Changing marijuana laws aren’t necessarily making weed more welcome in the workplace.
For now, many employers seem to be sticking with their drug testing and personal conduct policies, even in states where recreational marijuana use is now permitted. Others are keeping a close eye on the still evolving legal, regulatory and political environment.
Voters in California, Massachusetts, Maine and Nevada voted Nov. 8 to approve the use of recreational marijuana, joining Colorado, Washington, Oregon and Alaska, where it had previously been legalized. (A recount of Maine’s close result is scheduled.) More than two dozen states have medical marijuana programs.
But the drug is still against federal law.
A closer look at what it all means for workers and businesses:
Bottom line: You can’t come to work high. You can still be drug tested. And you can still be fired — or not hired — for failing a drug test even if you’re not the least bit impaired at work.
All the states with legalized recreational pot have exemptions for workplace drug policies.
In Massachusetts, for example, the law includes language stating that “the authority of employers to enact and enforce workplace policies restricting the consumption of marijuana by employees” is not changed.
“Yes, you may be able to have (marijuana) at home, but that doesn’t mean it’s OK in the workplace,” said Edward Yost, an HR specialist with the Society for Human Resources Management.
Advocates for marijuana legalization said it was never their intention to compromise safety, a central reason offered by employers for drug testing.
“We don’t want anyone to come to work impaired on any drugs,” said David Boyer, campaign manager for the ballot initiative in Maine.
A 2013 survey by the employee screening firm HireRight found 78 percent of employers conducted drug tests either randomly, as a condition of employment, after accidents or for some combination of those reasons.
The federal government requires drug testing for some workers, including truck drivers and others in transportation.
Quest Diagnostics, which performed nearly 11 million laboratory-based drug tests for employers in 2015, said the percentage of tests coming back positive has shown a modest increase in recent years. Nearly half of all positive tests showed evidence of marijuana use.
THC, the psychoactive chemical in cannabis, can stay in a person’s system for days or even weeks, experts say — long after the buzz has subsided.
“It’s the equivalent of firing somebody who drank a glass of wine on Friday evening and then came to work on Monday,” said Tamar Todd, legal director for the Drug Policy Alliance, who believes employers should reconsider zero-tolerance policies in light of changing laws and attitudes.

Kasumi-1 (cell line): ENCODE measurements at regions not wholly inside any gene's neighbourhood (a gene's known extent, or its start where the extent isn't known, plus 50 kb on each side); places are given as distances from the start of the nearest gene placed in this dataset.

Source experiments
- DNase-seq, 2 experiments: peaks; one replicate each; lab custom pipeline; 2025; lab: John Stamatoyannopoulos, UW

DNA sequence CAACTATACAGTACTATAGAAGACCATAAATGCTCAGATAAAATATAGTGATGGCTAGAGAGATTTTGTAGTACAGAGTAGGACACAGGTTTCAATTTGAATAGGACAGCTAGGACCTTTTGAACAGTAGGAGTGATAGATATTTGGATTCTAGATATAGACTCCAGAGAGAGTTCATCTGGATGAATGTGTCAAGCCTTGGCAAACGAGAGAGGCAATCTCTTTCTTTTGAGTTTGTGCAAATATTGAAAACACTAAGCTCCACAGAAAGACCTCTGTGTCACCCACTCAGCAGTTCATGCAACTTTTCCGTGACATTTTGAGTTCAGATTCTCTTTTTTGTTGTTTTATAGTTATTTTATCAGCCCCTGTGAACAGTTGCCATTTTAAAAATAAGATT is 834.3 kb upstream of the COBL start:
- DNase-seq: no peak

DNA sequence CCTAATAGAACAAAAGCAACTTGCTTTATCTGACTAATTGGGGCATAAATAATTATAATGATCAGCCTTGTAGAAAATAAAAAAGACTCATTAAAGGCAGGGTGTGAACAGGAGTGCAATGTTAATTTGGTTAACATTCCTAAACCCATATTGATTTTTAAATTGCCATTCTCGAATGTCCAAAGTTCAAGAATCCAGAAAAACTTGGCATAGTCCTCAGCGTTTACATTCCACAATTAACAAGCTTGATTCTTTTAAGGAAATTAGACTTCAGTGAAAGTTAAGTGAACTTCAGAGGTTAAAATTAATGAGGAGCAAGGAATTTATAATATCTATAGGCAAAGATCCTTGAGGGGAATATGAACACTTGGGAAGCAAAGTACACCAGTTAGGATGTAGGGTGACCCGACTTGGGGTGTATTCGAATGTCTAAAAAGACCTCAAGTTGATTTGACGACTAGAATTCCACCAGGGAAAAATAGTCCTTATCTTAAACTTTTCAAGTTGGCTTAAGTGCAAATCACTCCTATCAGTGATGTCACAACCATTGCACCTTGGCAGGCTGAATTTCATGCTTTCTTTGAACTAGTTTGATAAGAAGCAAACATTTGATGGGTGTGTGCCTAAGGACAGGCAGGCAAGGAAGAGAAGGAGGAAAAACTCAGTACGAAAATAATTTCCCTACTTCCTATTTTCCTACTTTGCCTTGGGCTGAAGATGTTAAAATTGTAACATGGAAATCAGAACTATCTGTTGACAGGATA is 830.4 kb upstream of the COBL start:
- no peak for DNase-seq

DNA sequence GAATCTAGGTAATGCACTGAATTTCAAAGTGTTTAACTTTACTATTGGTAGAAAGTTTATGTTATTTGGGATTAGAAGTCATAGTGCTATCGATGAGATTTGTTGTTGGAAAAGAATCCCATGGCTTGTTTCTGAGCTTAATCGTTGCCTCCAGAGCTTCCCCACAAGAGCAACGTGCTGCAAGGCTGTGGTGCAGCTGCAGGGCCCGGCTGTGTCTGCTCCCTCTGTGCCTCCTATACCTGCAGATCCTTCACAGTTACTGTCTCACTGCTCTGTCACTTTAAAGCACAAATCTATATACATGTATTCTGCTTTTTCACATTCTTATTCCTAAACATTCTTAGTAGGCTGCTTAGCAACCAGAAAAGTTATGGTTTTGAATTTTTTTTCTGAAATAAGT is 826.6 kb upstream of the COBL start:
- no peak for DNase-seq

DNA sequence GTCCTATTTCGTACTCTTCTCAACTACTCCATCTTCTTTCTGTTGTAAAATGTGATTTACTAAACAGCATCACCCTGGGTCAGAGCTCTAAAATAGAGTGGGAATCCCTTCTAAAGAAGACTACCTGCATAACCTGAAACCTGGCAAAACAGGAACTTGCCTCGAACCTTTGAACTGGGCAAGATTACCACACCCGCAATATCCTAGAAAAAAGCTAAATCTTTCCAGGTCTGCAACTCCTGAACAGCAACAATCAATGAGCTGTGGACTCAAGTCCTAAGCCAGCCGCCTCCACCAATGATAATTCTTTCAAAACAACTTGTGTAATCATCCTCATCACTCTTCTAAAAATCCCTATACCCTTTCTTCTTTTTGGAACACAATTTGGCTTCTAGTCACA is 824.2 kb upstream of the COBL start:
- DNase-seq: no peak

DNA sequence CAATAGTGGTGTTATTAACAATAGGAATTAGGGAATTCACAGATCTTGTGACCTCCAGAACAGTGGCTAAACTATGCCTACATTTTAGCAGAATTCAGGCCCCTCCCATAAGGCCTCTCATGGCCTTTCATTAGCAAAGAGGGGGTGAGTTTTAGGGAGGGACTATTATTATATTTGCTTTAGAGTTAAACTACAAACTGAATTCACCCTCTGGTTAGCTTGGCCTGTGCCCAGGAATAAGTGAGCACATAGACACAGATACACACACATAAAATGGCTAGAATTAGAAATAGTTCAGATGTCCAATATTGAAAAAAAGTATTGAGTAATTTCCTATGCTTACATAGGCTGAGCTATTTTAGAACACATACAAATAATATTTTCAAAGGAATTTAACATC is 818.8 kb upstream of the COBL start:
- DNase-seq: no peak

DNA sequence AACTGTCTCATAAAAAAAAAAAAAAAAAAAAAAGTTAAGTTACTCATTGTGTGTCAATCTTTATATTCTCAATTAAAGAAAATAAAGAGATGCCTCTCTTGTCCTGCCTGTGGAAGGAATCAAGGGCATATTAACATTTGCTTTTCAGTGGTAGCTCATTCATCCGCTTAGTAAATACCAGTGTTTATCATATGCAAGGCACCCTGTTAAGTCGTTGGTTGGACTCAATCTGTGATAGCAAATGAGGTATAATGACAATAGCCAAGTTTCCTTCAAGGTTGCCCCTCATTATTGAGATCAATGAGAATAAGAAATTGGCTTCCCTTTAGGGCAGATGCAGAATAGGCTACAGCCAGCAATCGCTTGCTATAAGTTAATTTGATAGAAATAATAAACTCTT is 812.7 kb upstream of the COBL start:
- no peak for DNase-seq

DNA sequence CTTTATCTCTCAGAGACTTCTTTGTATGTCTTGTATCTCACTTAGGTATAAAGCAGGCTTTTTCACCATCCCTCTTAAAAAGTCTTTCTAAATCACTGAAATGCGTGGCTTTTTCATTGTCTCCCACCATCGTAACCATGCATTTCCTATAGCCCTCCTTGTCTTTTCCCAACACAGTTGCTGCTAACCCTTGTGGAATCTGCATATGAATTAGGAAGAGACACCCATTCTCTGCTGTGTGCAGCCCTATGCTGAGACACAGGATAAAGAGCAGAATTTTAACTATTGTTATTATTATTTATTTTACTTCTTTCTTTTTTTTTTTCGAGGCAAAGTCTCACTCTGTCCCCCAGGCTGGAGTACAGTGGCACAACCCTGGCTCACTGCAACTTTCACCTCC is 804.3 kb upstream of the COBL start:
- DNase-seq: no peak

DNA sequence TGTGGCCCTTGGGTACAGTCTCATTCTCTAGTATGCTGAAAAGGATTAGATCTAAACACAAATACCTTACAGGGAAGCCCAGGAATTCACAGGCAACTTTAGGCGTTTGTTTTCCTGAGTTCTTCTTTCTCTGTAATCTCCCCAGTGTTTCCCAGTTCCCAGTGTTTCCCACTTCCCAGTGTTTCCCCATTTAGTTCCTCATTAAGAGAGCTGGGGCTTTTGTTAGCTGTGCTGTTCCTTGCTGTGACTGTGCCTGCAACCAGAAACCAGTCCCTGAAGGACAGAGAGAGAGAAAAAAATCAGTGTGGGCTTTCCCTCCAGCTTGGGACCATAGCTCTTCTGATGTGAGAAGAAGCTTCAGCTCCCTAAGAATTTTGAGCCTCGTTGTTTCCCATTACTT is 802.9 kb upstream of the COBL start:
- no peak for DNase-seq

A number of efforts are underway to develop an accurate method, akin to the Breathalyzer for alcohol, to measure actual marijuana impairment. Such a test might be useful not only for employers, but also for police and prosecutors trying to determine what constitutes driving under the influence of marijuana in states where recreational pot is legal.
At a minimum, companies should review their current polices, make sure their managers are trained and make clear to employees that marijuana use on or off the job can still land them in trouble, said James Reidy, a New Hampshire-based attorney who advises clients around the country on drug testing issues.
Tina Sharby, chief human resources officer for an Easter Seals affiliate with about 1,700 employees in New England, said the organization, which provides services for people with special needs, is monitoring the evolving legal and regulatory environment but is sticking with its drug testing protocols for now.
“We have a drug-free workplace policy, and we believe that the current policy we have is effective,” Sharby said.
But drug testing and zero-tolerance rules can also make it difficult for businesses with a need to recruit young professionals who may harbor more liberal attitudes toward pot.
“We have ski industries out here, and if they really took a hard line on marijuana use, they would have to shut down,” said Curtis Graves, information resource manager for the Colorado-based Mountain States Employers Council.
After Colorado became the first state to legalize recreational marijuana in 2012, surveys showed an uptick in workplace drug testing, Graves said, but that trend has begun to shift in the other direction.
“Employers who have a zero-tolerance policy maybe shouldn’t apply that to non-safety sensitive workers, because if they do testing on them, they run the risk of inviting an invasion of privacy claim,” suggested Amanda Baer, a Boston-area attorney who specializes in labor and employment issues.
Adding to the uncertainty is the scarcity of legal precedent in states that have legalized recreational marijuana. But several cases involving employees with permits to use medical marijuana have reached the courts, and most have been decided in employers’ favor.
The most widely cited case is a 2015 Colorado Supreme Court that upheld Dish Network’s firing of a disabled man who used medical marijuana and failed a drug test. The court ruled that a state law barring employers from firing workers for off-duty behavior that is legal did not apply because pot remains illegal under federal law.
Similar rulings have been issued in other states including California, Montana and Washington.
As medical marijuana programs become more common even in states where recreational pot remains outlawed, some companies have begun to weigh accommodations for workers with permission to use marijuana for an existing health condition.